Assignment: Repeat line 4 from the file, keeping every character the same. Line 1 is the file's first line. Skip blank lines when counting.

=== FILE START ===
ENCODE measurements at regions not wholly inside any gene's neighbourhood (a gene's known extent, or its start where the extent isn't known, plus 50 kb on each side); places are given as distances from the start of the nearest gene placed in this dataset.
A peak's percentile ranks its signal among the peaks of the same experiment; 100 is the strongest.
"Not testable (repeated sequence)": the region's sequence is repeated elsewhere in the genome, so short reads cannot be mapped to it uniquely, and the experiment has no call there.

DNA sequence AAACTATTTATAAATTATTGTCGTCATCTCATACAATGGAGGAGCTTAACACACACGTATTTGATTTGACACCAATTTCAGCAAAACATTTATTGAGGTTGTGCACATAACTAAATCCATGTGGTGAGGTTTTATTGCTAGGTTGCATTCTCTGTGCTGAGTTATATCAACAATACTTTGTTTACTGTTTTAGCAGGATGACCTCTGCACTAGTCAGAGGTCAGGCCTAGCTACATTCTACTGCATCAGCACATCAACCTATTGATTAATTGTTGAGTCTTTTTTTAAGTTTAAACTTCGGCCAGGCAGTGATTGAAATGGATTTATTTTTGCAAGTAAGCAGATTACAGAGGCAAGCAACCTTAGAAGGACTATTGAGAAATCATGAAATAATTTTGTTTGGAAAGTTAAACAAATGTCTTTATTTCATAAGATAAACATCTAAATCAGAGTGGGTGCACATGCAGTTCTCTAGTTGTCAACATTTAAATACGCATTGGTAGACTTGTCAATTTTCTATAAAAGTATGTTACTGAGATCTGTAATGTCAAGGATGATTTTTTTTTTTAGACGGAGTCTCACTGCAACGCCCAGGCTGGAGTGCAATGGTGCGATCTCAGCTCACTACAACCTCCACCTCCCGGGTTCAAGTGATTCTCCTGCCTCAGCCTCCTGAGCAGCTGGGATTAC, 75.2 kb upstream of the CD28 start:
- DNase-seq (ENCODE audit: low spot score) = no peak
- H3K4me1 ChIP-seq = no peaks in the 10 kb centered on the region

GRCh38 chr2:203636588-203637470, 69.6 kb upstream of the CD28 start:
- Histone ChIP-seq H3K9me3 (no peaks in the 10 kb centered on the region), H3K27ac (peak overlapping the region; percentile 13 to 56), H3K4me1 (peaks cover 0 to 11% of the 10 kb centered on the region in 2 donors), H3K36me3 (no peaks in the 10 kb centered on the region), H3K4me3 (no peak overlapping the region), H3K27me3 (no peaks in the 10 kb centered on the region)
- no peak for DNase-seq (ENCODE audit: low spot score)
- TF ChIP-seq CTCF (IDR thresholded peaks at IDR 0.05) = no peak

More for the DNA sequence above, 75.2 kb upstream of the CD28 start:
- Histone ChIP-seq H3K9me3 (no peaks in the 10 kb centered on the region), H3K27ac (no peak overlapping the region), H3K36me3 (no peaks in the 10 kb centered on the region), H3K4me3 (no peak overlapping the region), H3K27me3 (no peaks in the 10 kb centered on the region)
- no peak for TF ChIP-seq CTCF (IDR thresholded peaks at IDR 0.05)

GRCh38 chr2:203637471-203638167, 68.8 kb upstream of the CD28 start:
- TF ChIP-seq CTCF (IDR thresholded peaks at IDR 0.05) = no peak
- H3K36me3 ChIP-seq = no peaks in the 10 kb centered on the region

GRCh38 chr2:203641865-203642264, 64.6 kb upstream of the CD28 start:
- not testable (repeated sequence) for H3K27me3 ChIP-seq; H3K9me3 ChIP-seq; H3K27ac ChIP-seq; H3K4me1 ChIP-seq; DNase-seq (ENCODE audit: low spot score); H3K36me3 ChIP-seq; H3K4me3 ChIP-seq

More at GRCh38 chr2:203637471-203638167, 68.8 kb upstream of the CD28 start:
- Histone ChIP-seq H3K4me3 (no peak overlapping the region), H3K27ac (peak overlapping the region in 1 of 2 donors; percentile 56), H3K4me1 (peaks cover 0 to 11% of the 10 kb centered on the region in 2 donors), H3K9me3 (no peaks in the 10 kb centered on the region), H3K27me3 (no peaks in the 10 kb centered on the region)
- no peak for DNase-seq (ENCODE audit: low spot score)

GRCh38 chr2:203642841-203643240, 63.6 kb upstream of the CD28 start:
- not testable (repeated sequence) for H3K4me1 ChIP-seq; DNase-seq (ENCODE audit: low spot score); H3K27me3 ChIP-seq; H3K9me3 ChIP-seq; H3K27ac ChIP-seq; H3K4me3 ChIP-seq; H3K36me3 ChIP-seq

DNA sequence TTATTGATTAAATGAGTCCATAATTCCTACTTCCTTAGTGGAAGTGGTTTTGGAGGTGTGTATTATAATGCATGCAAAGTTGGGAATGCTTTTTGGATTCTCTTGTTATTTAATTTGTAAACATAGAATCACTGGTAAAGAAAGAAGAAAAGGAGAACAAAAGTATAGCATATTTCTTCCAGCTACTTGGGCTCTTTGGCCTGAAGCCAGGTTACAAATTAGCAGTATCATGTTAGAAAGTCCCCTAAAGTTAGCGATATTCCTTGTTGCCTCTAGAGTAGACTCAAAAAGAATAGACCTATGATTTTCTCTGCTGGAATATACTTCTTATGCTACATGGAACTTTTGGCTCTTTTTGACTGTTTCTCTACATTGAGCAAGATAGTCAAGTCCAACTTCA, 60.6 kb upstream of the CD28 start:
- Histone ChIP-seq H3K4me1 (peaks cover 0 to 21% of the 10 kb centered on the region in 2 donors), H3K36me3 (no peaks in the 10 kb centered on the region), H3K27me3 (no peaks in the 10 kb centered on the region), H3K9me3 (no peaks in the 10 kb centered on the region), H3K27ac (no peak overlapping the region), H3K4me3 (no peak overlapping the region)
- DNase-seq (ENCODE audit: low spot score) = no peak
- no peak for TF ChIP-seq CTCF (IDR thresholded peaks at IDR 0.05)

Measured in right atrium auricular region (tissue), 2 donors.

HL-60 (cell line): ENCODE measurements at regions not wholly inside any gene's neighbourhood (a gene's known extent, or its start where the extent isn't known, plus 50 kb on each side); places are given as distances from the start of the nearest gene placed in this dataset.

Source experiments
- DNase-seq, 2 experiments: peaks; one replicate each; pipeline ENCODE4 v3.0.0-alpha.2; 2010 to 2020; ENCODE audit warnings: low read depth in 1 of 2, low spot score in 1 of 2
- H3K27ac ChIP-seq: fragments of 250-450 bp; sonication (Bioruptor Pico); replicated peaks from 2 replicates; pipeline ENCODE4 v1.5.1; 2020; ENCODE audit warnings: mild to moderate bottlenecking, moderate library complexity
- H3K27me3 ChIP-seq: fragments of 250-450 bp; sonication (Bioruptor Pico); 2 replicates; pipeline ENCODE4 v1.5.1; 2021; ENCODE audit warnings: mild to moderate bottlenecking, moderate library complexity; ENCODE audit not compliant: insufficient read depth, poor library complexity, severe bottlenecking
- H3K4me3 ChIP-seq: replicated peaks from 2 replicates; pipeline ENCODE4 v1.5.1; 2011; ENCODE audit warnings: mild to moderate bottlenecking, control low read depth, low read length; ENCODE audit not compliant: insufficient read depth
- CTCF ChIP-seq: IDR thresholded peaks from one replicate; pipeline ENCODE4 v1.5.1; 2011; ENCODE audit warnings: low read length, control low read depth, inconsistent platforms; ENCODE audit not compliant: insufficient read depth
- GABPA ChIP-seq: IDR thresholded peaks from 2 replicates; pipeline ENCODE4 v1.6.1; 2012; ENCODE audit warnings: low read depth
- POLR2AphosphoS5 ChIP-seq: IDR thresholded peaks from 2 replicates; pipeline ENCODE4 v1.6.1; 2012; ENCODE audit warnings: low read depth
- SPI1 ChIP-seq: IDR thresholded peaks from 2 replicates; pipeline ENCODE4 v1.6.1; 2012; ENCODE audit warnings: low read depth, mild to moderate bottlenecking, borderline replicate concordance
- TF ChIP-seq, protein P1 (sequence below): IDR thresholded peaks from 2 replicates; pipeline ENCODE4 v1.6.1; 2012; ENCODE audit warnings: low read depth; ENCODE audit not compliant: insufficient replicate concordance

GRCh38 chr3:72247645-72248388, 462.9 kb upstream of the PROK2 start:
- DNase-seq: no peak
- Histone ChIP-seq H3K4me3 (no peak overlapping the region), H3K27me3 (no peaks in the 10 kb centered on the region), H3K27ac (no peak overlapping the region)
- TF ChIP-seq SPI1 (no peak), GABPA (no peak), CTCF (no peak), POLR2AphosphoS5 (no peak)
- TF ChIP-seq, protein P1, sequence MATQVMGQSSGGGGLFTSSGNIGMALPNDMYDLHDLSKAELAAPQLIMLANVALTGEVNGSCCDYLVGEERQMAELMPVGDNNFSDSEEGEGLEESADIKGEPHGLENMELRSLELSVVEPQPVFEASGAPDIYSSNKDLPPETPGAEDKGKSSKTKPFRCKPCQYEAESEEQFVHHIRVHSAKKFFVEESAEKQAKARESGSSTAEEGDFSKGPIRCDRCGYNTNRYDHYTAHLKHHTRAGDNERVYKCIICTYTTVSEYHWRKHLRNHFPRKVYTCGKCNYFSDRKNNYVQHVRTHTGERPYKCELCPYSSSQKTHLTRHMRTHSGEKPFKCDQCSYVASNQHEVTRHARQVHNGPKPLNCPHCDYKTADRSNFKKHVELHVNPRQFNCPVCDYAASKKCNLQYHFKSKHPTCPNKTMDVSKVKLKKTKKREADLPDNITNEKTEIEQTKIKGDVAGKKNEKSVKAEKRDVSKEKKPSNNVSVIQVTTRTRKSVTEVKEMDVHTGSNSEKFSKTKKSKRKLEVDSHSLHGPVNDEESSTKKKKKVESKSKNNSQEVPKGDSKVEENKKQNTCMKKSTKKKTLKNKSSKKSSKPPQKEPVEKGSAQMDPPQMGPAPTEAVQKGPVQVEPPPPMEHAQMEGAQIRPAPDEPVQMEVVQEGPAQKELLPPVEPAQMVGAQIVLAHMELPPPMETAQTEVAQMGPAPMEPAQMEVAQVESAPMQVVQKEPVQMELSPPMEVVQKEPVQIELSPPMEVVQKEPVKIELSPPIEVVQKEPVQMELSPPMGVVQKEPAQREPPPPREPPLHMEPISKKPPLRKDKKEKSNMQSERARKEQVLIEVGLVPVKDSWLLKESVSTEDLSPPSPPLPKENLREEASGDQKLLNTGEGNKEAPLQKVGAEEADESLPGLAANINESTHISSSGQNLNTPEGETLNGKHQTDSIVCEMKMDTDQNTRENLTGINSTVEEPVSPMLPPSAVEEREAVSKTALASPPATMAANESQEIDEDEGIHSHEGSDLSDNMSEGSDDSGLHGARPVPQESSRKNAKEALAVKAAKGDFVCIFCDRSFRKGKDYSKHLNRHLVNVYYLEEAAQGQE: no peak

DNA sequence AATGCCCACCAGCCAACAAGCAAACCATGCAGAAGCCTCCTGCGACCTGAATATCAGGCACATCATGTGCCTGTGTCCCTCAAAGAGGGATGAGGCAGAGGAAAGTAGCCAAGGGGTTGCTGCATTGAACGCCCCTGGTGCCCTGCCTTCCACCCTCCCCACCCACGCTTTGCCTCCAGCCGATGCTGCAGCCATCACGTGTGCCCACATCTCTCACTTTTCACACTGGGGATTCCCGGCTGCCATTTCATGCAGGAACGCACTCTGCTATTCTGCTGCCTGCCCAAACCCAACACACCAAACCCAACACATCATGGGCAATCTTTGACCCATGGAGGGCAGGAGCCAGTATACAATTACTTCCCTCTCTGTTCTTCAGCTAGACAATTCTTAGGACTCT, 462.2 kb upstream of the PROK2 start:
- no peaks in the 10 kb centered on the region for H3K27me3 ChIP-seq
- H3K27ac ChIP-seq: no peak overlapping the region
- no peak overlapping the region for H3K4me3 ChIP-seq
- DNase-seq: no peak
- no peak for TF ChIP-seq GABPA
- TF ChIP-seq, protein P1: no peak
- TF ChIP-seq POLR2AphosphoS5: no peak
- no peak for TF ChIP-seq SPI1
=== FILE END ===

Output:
DNA sequence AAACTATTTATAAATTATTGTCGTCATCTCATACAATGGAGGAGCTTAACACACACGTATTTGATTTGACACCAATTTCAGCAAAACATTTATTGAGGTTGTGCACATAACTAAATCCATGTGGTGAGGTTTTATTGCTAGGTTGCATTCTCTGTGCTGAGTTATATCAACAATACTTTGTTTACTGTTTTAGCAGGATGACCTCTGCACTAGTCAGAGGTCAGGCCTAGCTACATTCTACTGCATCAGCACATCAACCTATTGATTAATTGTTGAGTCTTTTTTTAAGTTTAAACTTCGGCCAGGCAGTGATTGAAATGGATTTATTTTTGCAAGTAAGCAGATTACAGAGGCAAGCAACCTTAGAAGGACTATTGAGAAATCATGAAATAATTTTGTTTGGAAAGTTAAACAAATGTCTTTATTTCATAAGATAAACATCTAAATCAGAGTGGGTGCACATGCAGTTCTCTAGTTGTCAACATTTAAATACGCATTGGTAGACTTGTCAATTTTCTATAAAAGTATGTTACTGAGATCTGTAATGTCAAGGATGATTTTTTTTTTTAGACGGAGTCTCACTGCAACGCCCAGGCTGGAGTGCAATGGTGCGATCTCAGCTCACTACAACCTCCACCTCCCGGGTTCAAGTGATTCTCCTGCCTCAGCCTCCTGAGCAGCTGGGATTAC, 75.2 kb upstream of the CD28 start: